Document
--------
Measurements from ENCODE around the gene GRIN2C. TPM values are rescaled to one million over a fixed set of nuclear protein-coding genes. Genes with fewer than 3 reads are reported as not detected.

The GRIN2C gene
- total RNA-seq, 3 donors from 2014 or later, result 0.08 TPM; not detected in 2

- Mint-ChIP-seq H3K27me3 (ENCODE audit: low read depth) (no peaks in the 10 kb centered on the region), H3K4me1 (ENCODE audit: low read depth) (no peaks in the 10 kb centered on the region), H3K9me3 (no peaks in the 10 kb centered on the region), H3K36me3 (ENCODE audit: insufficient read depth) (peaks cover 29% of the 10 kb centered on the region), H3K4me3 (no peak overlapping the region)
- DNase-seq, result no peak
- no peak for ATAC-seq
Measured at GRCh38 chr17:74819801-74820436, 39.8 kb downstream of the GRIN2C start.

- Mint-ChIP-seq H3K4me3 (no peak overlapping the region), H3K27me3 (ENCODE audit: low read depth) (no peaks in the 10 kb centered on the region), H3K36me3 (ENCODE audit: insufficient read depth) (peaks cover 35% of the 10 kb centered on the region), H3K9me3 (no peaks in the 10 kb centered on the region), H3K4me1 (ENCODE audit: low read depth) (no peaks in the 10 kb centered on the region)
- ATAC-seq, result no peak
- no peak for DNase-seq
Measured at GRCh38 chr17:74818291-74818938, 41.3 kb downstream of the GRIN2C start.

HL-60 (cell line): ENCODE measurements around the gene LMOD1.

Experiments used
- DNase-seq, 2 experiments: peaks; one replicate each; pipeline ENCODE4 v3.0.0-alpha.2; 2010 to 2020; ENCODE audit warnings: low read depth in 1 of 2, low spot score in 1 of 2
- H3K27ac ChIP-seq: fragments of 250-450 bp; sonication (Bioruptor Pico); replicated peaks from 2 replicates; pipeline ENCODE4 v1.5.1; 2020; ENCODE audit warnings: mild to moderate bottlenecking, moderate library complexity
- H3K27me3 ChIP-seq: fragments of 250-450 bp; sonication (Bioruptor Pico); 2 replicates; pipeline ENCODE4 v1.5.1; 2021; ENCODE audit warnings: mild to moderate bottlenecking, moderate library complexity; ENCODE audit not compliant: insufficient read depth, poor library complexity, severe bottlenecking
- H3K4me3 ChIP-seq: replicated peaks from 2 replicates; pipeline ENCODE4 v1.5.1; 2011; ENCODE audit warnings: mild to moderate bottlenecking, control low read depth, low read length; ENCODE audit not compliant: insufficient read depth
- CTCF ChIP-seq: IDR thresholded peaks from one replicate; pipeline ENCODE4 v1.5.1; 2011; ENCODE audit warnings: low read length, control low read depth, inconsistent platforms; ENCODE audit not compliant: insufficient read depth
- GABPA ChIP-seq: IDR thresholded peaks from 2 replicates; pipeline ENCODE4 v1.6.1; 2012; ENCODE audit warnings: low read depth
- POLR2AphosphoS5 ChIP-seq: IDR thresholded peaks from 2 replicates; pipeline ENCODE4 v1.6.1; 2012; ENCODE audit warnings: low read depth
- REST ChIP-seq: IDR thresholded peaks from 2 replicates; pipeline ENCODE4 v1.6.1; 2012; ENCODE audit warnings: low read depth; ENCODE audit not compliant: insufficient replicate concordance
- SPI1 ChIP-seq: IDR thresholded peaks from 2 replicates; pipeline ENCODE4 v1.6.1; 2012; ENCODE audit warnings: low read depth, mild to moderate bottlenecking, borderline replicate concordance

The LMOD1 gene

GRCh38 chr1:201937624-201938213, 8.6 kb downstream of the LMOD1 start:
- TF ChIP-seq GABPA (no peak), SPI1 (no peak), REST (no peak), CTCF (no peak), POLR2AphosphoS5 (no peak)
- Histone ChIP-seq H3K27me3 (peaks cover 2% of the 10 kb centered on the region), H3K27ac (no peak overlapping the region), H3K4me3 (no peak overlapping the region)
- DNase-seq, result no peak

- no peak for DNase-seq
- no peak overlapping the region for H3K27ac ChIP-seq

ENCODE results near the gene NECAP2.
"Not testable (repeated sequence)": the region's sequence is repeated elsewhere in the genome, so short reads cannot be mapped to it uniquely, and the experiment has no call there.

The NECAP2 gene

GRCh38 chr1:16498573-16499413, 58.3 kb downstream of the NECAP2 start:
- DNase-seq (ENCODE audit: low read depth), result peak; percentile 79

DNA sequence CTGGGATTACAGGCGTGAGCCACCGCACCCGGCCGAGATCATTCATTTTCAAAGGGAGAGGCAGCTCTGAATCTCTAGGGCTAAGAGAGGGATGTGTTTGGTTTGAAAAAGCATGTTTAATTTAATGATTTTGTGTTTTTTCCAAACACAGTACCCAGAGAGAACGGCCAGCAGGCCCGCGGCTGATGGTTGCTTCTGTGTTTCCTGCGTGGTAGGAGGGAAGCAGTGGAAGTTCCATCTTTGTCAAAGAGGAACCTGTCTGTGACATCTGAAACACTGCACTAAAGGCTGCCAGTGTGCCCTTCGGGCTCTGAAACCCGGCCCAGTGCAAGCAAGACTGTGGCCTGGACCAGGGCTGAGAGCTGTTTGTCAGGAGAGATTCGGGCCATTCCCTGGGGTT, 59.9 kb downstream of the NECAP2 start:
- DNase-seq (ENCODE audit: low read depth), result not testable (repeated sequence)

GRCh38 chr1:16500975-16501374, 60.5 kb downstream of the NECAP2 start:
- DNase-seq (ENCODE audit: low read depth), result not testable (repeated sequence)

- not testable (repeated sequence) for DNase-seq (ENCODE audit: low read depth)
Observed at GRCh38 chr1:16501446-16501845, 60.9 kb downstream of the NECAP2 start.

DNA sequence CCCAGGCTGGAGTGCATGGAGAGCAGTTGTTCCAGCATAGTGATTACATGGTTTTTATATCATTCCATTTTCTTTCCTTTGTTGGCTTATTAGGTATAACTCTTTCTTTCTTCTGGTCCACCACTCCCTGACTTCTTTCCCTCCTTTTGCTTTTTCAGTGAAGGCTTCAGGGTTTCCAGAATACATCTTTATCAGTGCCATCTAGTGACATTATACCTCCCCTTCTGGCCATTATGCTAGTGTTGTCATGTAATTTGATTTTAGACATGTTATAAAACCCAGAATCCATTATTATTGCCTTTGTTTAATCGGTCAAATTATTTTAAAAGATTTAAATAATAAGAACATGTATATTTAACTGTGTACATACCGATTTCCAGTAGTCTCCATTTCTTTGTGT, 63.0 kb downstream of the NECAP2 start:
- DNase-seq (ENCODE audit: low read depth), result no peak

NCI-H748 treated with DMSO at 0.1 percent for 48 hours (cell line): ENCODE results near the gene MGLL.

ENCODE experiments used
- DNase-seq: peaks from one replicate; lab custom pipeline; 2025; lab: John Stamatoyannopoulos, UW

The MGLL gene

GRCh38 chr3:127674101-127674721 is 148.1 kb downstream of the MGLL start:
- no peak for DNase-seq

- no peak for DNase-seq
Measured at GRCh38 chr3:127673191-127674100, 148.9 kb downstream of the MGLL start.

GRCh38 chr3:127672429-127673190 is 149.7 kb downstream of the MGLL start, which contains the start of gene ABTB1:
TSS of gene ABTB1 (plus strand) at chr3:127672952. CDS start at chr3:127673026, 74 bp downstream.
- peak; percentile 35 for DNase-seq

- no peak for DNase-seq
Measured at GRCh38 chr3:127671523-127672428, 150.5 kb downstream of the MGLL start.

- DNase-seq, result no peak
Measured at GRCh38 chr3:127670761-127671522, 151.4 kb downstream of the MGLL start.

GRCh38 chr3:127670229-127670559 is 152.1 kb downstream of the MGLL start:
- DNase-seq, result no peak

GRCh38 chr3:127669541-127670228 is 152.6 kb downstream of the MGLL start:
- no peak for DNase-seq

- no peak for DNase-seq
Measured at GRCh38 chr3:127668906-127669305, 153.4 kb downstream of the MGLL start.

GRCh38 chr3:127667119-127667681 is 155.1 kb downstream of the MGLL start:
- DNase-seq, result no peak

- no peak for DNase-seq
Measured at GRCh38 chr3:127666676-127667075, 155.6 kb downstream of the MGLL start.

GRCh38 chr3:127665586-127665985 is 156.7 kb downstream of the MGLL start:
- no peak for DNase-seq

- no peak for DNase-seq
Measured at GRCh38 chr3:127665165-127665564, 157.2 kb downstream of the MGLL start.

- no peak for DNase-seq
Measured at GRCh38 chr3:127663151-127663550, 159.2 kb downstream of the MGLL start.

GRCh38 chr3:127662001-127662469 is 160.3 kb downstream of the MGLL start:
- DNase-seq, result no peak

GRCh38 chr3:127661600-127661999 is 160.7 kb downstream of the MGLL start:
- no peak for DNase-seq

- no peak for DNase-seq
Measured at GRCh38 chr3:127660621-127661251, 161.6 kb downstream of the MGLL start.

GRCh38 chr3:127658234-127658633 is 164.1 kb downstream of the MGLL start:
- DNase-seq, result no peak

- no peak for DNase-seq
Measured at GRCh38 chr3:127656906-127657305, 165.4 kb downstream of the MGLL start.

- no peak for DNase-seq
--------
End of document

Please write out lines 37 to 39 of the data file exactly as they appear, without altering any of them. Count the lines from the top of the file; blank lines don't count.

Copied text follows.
GRCh38 chr1:16500975-16501374, 60.5 kb downstream of the NECAP2 start:
- DNase-seq (ENCODE audit: low read depth), result not testable (repeated sequence)

- not testable (repeated sequence) for DNase-seq (ENCODE audit: low read depth)